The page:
rrccad - so by that standard, then no system has any interest compared to DSLRs. They still sell the most right?
brownie314: Lets be honest about mirrorless - we are really talking about making systems small. I don't honestly think, all other things being equal, that anyone would really care what goes on inside of a camera.It is possible to make DSLRs small. Canon has one, Pentax has a few. But the big 2 typically think small means de-featured. So the smallest DSLRs in their catalog are typically the de-featured ones. Canon and Nikon both have lots of experience making great bodies. Why not put that experience to use making a small DSLR that has all the features of the top end models? Add to that a great live view implementation - and boom - best of both worlds.
Caerolle - that is why I said "all other things being equal". I guess you didn't read that part.So - if you don't care about small - why would you not like a DSLR with a very good live view implementation? You could have the accuracy of live view when you need it - and the speed of dedicated PDAF when you need it.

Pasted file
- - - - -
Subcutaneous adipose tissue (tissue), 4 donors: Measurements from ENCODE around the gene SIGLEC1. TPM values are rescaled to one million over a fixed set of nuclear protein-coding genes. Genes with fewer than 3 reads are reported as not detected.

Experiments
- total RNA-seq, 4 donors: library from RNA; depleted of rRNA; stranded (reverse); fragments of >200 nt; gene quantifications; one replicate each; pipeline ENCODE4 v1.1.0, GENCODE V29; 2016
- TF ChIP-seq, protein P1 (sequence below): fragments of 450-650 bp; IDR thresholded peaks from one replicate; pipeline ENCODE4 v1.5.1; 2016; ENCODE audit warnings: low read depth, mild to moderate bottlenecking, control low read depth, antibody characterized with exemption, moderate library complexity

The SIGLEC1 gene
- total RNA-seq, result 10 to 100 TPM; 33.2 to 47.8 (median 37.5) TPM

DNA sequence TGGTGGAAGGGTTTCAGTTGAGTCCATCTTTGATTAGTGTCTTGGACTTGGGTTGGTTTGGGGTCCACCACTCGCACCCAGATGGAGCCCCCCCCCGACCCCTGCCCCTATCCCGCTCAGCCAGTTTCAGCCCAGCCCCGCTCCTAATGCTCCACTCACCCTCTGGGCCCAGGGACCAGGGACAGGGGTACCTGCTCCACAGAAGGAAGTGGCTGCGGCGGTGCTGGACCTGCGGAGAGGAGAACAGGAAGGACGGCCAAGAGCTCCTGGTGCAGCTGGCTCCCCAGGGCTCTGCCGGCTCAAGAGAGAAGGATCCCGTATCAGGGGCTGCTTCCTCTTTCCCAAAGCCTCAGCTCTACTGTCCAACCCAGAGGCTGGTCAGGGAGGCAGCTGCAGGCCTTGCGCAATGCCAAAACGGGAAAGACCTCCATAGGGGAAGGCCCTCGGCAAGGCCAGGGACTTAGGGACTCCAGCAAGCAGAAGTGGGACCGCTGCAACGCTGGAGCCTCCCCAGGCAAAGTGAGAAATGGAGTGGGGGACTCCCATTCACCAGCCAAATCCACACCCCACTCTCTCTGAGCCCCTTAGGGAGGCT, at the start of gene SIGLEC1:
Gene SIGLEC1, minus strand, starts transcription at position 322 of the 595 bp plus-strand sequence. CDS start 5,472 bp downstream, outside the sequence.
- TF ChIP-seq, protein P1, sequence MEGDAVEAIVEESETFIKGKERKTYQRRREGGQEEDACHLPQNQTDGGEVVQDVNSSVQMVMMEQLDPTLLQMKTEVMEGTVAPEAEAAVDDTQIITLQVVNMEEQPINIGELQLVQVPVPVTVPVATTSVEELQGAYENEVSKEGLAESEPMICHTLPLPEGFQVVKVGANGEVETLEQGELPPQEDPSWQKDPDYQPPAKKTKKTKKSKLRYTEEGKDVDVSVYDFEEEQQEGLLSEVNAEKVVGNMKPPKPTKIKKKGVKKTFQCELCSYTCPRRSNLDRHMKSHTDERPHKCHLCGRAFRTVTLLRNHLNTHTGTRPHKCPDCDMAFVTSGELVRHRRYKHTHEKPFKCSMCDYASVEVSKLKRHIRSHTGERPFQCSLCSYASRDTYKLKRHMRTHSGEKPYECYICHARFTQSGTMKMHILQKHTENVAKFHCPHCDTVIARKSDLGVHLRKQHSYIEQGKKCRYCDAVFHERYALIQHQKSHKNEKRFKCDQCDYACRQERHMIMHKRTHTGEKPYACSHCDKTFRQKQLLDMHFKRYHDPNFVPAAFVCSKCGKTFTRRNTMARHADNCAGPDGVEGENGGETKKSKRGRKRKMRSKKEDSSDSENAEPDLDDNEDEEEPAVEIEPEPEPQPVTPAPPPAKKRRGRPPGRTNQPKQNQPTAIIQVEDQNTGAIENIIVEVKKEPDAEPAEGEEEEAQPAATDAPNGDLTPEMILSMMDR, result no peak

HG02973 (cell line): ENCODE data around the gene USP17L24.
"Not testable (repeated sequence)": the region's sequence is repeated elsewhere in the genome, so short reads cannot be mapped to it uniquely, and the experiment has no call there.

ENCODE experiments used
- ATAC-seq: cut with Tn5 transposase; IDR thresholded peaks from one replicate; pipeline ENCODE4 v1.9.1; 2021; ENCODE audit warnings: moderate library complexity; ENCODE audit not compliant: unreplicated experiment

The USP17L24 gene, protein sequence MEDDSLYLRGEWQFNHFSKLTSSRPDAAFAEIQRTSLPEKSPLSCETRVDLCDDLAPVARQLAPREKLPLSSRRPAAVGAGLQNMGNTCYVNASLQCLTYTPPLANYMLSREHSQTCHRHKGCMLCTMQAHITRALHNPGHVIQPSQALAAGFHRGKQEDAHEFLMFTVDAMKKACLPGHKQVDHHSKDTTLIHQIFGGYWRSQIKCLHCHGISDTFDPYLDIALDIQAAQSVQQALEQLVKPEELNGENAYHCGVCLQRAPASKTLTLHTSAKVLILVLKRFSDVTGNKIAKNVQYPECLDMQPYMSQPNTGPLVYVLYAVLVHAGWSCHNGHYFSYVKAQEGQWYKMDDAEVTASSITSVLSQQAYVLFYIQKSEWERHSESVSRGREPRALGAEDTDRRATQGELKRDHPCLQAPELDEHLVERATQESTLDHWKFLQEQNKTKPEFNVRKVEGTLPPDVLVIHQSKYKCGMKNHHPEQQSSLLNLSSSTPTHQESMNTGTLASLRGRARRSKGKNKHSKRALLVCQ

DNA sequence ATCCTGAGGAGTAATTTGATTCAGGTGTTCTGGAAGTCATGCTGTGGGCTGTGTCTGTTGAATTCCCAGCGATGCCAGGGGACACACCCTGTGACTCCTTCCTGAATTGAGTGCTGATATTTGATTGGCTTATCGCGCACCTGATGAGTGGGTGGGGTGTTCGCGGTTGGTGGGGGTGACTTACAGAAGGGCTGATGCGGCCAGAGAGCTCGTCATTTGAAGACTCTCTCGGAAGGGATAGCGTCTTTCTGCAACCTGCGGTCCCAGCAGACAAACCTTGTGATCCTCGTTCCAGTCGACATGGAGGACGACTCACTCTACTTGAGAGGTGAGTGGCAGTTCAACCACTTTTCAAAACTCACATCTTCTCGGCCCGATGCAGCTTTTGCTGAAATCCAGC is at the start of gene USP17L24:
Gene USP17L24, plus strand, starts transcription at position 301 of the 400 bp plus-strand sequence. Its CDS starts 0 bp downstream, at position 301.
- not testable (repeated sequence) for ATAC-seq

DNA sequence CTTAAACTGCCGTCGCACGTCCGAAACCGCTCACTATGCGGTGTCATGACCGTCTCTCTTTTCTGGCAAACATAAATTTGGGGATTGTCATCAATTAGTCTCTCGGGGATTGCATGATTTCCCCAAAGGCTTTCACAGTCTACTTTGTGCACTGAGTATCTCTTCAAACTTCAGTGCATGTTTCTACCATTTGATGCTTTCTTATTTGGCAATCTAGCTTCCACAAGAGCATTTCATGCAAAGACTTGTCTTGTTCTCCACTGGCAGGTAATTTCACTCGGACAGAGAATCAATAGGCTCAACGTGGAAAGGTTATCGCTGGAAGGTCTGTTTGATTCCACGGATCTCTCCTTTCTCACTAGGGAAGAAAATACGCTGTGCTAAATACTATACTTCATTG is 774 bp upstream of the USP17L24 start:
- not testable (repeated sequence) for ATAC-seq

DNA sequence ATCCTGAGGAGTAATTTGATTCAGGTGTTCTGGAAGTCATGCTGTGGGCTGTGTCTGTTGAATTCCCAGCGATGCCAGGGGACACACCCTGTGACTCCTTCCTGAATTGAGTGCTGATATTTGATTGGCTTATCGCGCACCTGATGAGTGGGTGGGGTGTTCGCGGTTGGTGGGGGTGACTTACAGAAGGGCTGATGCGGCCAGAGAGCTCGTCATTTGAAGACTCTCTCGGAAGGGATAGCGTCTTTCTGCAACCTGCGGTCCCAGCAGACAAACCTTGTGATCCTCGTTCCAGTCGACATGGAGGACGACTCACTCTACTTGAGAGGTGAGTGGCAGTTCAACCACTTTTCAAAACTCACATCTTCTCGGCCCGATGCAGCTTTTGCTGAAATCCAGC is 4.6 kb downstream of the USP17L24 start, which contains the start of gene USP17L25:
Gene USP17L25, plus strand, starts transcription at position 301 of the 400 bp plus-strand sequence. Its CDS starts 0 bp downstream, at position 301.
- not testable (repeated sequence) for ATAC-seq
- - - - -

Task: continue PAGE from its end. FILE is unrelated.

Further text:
Lets be honest about mirrorless - we are really talking about making systems small. I don't honestly think, all other things being equal, that anyone would really care what goes on inside of a camera.It is possible to make DSLRs small. Canon has one, Pentax has a few. But the big 2 typically think small means de-featured. So the smallest DSLRs in their catalog are typically the de-featured ones. Canon and Nikon both have lots of experience making great bodies. Why not put that experience to use making a small DSLR that has all the features of the top end models? Add to that a great live view implementation - and boom - best of both worlds.
xfz: I think for mirrorless to replace DSLR it has to wait until contrast AF is faster than phase detection AF in DSLR. This is possible because contrast AF live by moore's law, and mainly depend on computing power and algorithm; which can be greatly improved over time.Before that, i don't see why ppl will move away from DSLR.
Sessility - not exactly. Yes, they do have on sensor PDAF, but they are still not as fast as dedicated PDAF modules. But - they could be more accurate in some cases.
Well Sony has a sort of good problem there with FE mount. Yes, lots of FE lenses coming because they didn't expect this much interest in the FE mount. So they have had to ramp up development in this area. Yes, I also wish sony would devote some resources to develop more good E-mount (not FE) lenses. But remember all FE mount will fit on e-mount. Not ideal, I know - a bit like the Canon and Nikon problem with FF vs crop lenses.
The orginal M+22/2 lens is that hideaway camera you want.
Becksvart: The EOS M was the most sold mirrorless in Sweden during 2014. Some more lenses, much better AF = going to sell very well in 2015, is my guess. People here are very much married to Canon and Nikon.